Good Beer Hunting

Critical Drinking

A Stainless Steal — How Do You Say “Caveat Emptor” in Chinese?

While not quite as culturally synonymous with beer as hops are—and certainly not as hip or exciting or prone to inspiring conversation—stainless steel is more pervasive in brewing than it might seem at first glance. Of course, the brewstand and fermenters are made of it, but so is the majority of the plumbing between the tanks, the fittings, the filters, the valves. That doesn’t even take into account the stainless involved in canning and bottling lines, in the kegs and casks, and even the taps and dispensers at the consumer end of the line. Anything that directly touches the beer needs to be food-grade stainless steel, otherwise it risks contamination and off-flavors.

In the brewhouse it’s not raw and utilitarian, but polished and purpose-built. It’s as much art as practical brewing apparatus. Despite every brewery using the same basic parts, the layout of the mashtuns and kettles and fermenters creates an aesthetic unique to each space. Troegs Brewing Co. in Hershey, PA puts their kettles behind the main bar, in full sight of customers, as if to make them feel like they’re part of the process. Budweiser’s massive 6000-barrel tanks in St. Louis loom in austere rows, like man-made mountains. From micro to macro, there’s a subconscious beauty in how breweries choose to place, position, and align their stainless elements. 

As more than 5,400 breweries in the U.S. churn out beer daily, with just as many poised to join them over the next few years, the demand for stainless steel is increasing dramatically. While some breweries opt to buy used kettles and tanks, the market for such equipment is quickly drying up, opening up the door for competition, both domestically and internationally.

While real estate, taxes, and other start-up costs can seem daunting, the single biggest expense most new breweries face is in their stainless. It’s no surprise, then, that many new brewers will review as many options as they can to stretch their start-up capital to its fullest potential. That includes looking at much cheaper stainless produced in the global capital of cheap goods: China.

It’s important to note, before going any further, that the phrase “Made in China” doesn’t automatically mean “shitty quality.” While cheaper in price than a lot of regions, there are plenty of products being made in China that are acceptable to very good. Eastman Guitars, for example, are hand-carved and made by luthiers near Beijing—and played by big-name musicians like Jimmy Buffet.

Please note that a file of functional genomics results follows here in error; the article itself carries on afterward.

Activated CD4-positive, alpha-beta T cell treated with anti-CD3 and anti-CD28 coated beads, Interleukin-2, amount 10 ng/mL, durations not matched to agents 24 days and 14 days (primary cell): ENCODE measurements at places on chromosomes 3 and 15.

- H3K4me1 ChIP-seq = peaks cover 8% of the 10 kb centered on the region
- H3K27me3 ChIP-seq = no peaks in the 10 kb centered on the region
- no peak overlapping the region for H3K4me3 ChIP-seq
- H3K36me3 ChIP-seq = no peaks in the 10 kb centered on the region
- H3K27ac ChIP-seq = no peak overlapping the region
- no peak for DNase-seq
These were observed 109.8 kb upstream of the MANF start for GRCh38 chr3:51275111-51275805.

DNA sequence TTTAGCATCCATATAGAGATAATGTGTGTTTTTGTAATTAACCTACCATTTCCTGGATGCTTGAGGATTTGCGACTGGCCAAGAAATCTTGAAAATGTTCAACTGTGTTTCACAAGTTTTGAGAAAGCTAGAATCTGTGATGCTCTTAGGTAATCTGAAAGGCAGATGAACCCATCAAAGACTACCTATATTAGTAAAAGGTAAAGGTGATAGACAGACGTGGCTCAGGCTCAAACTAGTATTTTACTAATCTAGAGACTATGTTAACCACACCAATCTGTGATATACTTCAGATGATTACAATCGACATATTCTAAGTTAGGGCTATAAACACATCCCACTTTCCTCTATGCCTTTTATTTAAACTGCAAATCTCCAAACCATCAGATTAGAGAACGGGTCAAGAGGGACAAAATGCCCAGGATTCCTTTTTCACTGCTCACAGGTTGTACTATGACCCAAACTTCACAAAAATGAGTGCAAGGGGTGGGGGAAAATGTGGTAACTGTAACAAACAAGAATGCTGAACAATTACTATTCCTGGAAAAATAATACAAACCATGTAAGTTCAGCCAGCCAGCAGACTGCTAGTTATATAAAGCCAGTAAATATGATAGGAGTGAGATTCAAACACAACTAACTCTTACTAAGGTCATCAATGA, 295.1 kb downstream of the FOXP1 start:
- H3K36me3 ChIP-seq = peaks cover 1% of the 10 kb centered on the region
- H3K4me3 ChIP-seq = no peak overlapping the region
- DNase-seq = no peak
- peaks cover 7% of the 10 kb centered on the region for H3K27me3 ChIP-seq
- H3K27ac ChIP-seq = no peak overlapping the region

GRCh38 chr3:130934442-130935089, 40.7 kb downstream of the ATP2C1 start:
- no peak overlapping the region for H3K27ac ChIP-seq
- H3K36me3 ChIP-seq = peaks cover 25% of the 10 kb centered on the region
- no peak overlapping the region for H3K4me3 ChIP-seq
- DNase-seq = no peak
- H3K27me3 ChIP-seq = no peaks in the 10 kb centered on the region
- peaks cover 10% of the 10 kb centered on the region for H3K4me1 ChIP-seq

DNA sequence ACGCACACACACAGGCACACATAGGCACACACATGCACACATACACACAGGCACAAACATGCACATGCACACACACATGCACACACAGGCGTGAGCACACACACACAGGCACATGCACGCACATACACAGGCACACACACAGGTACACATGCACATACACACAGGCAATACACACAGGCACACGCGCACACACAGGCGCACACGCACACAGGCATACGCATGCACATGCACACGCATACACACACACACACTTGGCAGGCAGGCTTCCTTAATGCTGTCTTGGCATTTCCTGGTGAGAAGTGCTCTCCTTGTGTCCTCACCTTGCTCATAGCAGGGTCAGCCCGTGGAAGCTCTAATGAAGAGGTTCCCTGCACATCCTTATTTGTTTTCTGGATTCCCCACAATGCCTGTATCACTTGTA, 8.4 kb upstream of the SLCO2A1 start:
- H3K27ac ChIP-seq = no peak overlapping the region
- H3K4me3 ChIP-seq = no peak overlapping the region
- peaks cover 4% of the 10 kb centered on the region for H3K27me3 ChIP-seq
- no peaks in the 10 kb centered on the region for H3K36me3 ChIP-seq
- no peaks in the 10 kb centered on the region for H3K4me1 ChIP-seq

The same goes for brewing steel. Reputable dealers are selling decent-quality steel at fractions of the prices of their American and European competitors. But when Chinese steel goes wrong, it goes spectacularly wrong. A doubling of the U.S. brewing industry could mean an influx of cheap, corners-cut steel, and potentially, an entire bevy of unforeseen consequences for individual breweries and the industry as a whole. 

Penglai Jinfu, a Chinese producer of kegs based in the Shandong province in China, has gone from producing a mere 400 kegs per month in 2004, to more than 60,000 kegs a month in 2016—with projections of more than 80,000 by 2018. Given the size of their partners (AB InBev, SAB Miller, DAM, Snow, and many other very large brands), it’s no surprise they’re growing so fast. When talking that scale of volume, saving  around 30% on the cost of each keg starts to add up very fast.

Talk to most brewers, and the general attitude is “a keg’s a keg.” But those peddling German-made steel would beg to differ. In the aisles of the Craft Brewers Conference exhibit hall this year, a turf war festered. Tensions (and sales bravado) flared as the spread of cheaper, Chinese goods put pressure on the dominance of heritage brands. 

Some folks even got a little petty in their competition lust. The addition of chromium to normal steel renders that stainless non-magnetic (much to the chagrin of homeowners with snazzy new stainless steel appliances). Knowing this, and seriously questioning the purity of the Chinese kegs on display at CBC 2016 in Philadelphia, reps from a few keg rental companies walked along the displays with a large magnet. Each heavy thunk of the magnet sticking to the sides of the kegs resonated through exhibit hall like a klaxon warning of bad quality. 

Brian Woltkamp, a Sales Manager for BLEFA who sells Franke brand German kegs, compared the kegs to cars. “Sure, you can buy a Hyundai, but you can also buy a Mercedes,” he said, waving his hands over his admittedly very impressive lineup of products. The visual difference was dramatic. Where the Jinfu kegs looked dull and unadorned, the Franke kegs looked polished, embossed, highly professional. But they were also an intentionally-undisclosed amount more expensive.